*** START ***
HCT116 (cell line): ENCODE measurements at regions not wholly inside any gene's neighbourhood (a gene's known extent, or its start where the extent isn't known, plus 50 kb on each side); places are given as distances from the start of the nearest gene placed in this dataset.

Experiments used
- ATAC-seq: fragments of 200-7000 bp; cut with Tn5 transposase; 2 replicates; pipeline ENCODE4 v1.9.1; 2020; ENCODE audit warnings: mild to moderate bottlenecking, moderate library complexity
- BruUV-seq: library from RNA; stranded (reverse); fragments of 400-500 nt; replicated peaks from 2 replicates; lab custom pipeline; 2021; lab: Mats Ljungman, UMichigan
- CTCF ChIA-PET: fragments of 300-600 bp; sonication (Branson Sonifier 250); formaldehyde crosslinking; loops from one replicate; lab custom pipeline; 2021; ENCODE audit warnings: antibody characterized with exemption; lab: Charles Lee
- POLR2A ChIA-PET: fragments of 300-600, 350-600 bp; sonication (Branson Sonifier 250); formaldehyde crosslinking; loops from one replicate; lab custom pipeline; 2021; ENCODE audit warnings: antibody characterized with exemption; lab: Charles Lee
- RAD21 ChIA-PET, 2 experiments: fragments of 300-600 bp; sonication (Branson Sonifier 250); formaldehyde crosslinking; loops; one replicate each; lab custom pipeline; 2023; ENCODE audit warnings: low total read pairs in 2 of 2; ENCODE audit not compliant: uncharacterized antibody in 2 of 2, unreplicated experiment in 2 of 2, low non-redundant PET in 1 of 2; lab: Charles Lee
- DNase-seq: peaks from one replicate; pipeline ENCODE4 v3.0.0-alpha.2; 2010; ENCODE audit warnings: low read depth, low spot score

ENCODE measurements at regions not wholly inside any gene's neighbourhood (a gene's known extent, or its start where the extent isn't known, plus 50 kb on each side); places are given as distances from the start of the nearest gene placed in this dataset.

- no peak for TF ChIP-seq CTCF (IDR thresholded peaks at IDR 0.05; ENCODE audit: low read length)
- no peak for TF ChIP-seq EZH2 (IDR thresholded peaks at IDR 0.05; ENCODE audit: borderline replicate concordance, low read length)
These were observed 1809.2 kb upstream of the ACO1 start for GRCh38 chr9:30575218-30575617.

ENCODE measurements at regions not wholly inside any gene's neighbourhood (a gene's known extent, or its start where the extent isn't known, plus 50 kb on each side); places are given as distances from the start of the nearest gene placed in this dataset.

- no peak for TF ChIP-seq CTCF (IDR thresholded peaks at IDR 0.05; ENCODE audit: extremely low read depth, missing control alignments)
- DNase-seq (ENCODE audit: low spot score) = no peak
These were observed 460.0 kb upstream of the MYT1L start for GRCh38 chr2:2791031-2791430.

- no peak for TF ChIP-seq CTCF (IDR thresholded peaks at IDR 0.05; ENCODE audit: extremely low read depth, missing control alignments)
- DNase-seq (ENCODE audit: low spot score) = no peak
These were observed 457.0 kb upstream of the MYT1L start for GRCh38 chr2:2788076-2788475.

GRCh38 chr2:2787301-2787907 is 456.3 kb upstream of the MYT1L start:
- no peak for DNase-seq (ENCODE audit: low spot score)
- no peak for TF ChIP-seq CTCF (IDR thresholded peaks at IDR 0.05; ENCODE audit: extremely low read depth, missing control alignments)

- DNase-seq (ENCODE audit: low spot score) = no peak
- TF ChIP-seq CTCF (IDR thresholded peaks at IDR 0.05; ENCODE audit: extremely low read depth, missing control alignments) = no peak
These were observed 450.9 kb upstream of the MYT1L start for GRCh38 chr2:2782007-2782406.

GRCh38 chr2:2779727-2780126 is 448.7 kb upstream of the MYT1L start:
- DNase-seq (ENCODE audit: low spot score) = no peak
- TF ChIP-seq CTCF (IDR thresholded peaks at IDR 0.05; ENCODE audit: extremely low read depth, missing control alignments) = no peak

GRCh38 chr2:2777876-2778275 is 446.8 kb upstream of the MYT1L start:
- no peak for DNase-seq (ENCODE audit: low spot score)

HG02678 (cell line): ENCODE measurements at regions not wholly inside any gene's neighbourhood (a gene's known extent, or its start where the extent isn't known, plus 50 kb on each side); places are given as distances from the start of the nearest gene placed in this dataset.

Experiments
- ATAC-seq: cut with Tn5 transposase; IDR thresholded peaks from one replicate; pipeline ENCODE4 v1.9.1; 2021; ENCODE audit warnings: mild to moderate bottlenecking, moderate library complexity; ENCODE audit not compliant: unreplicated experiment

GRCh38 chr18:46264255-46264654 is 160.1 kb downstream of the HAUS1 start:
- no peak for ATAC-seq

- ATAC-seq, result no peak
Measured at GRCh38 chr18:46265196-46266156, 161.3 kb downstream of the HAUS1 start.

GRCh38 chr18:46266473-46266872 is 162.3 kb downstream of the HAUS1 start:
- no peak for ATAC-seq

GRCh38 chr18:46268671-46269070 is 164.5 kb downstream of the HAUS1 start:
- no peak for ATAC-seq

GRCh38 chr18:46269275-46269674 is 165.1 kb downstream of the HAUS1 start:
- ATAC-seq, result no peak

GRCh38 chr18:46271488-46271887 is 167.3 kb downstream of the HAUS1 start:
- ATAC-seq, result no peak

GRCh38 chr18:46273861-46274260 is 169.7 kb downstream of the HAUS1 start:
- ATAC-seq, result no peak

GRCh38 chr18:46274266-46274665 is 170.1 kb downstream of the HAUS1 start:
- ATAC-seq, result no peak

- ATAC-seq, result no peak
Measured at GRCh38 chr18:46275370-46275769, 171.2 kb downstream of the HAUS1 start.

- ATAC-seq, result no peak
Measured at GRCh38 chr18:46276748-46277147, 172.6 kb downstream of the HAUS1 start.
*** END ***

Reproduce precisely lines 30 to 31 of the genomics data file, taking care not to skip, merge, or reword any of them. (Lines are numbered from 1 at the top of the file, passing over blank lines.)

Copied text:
- no peak for DNase-seq (ENCODE audit: low spot score)

HG02678 (cell line): ENCODE measurements at regions not wholly inside any gene's neighbourhood (a gene's known extent, or its start where the extent isn't known, plus 50 kb on each side); places are given as distances from the start of the nearest gene placed in this dataset.